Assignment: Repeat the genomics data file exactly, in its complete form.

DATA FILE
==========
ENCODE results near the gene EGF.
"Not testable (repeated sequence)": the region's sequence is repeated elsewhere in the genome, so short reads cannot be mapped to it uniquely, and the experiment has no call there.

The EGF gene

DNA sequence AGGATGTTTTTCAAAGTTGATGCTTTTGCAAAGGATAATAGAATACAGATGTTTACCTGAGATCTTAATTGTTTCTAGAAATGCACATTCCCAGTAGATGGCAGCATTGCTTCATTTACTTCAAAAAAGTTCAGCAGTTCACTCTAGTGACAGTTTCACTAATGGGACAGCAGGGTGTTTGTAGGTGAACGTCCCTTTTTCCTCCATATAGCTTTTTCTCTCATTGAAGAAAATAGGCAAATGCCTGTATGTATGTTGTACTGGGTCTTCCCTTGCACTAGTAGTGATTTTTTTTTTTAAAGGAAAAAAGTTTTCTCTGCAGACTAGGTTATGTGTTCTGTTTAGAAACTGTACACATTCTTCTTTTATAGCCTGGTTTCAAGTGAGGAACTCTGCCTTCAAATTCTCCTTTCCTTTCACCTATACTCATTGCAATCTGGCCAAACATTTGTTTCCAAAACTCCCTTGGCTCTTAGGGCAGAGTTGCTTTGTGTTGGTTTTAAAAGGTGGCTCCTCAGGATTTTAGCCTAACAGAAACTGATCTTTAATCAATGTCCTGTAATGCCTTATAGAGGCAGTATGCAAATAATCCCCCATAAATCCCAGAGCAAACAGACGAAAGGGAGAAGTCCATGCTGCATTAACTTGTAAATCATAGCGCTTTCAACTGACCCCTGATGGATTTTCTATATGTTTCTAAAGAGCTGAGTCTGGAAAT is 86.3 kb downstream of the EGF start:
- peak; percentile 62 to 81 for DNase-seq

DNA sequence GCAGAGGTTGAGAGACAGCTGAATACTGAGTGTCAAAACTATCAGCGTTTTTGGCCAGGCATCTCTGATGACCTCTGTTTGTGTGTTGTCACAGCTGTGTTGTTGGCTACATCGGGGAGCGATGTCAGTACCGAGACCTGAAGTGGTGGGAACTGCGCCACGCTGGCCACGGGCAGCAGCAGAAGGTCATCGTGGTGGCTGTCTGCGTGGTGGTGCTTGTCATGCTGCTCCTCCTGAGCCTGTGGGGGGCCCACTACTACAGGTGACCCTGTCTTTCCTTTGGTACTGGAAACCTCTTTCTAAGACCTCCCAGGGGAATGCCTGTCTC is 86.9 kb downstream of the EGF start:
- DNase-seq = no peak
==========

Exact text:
ENCODE results near the gene EGF.
"Not testable (repeated sequence)": the region's sequence is repeated elsewhere in the genome, so short reads cannot be mapped to it uniquely, and the experiment has no call there.

The EGF gene

DNA sequence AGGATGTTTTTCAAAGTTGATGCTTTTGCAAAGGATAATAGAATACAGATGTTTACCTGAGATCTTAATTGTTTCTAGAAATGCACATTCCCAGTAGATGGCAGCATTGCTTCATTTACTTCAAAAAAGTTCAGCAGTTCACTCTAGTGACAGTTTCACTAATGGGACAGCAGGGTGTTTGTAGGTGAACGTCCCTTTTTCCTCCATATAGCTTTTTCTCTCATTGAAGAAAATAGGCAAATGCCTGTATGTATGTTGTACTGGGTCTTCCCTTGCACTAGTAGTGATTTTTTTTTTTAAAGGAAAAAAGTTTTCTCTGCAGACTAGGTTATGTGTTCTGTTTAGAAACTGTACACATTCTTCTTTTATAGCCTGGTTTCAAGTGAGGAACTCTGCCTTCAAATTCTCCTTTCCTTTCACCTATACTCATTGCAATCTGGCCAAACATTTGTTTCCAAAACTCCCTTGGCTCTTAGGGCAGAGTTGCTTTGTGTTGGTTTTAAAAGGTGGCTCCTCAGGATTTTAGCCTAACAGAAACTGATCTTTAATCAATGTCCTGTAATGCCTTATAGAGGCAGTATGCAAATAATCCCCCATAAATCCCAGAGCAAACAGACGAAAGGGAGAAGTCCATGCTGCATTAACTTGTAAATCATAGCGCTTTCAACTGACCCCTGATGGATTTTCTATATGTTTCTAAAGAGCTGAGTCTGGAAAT is 86.3 kb downstream of the EGF start:
- peak; percentile 62 to 81 for DNase-seq

DNA sequence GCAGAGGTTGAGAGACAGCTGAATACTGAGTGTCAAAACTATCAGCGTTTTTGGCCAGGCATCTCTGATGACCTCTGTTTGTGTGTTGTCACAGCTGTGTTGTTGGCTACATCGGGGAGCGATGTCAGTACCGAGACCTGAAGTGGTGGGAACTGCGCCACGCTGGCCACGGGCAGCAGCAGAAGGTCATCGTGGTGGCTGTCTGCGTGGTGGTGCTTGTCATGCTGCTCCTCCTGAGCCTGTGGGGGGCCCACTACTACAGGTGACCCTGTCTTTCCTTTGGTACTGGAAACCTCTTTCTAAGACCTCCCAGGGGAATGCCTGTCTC is 86.9 kb downstream of the EGF start:
- DNase-seq = no peak